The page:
“It also confirms that when we win the economic argument, we will win the referendum. The facts say that Scotland will be better off with independence. The most recent official figures show that over the last five years Scotland’s finances have been healthier to the tune of £2,375 per person.   
 
“By contrast, George Osborne is planning another £25bn of cuts and there are Westminster politicians queuing up to take £4 billion a year from Scotland’s budget through the scrapping of the Barnett formula.”

Prof John Curtice, who was a consultant for the team which commissioned the survey said: “The referendum campaign is at risk of short-changing the people of Scotland.

“So far it appears to have done little to help them be clear and confident about the decision they have to make.

“Many of the issues that preoccupy those campaigning for and against independence are apparently of peripheral interest to voters.

“Voters want to hear about the economic and financial consequences of the choice that they make, and it is on the outcome of that debate that the result of the referendum is likely to turn.”

However Ms Sturgeon added: “This year’s referendum is a choice between two futures. We can vote Yes to independence and use Scotland’s stronger public finances to build a fairer and more prosperous country. We can use the powers of independence to boost the working population, bring more opportunities for women through a transformation in childcare, create more jobs and re-industrialise Scotland.
 
“The alternative is more bad government from a Westminster system that fails Scotland, with growing inequality, a dismantling of the welfare state, the danger of exiting the European Union against our will and an unbalanced economy focussed on London and the South East.
 
“As we move closer to the referendum, one by one the scare stories from the self-styled Project Fear are disintegrating – such as the No campaign’s new advisor agreeing with our arguments on Europe, and the Treasury adopting our common sense approach on national debt.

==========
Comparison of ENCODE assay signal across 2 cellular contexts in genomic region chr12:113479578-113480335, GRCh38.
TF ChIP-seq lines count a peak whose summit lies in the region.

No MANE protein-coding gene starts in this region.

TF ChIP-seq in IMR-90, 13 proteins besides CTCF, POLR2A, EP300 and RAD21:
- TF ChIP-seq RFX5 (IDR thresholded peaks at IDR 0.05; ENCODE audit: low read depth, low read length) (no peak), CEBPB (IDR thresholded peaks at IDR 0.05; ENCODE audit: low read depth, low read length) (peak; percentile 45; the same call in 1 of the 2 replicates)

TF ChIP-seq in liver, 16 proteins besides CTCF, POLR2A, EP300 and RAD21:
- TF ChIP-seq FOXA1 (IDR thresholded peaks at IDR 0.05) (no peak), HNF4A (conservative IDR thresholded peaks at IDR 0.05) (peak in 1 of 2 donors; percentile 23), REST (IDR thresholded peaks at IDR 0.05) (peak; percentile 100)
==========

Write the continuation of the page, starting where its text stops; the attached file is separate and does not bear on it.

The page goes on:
“Scotland’s Future, the most detailed blueprint for an independent country ever published, is now on its third reprint, demonstrating the strong and growing interest among the people of Scotland in learning about the opportunities of independence. The No campaign are unable or unwilling to offer any comparable prospectus.
 
“The movement towards a Yes vote for independence is gaining ground, and this survey is further evidence of that.”

The leader of the Yes Scotland campaign, Blair Jenkins, said the survey demonstrated that momentum was “very much with yes”.

He added: “This research was, of course, carried out last year before publication of Scotland’s Future, the Scottish government’s detailed guide to independence and we know that the more people learn about the benefits of independence the more likely they are to vote yes. The survey confirms that.

“We also know that the economic argument is key in this debate and if we win the economic argument we will achieve a yes majority in September.

Better Together’s Blair McDougall said he was encouraged by the results of the survey and said:

“People who have still to make up their mind are leaning towards remaining in the UK and are rejecting separation.

“The reason for this is clear. The economic uncertainty of leaving the UK has become the defining issue of the referendum with fewer than one in 10 Scots believing they would be better off outside the UK.”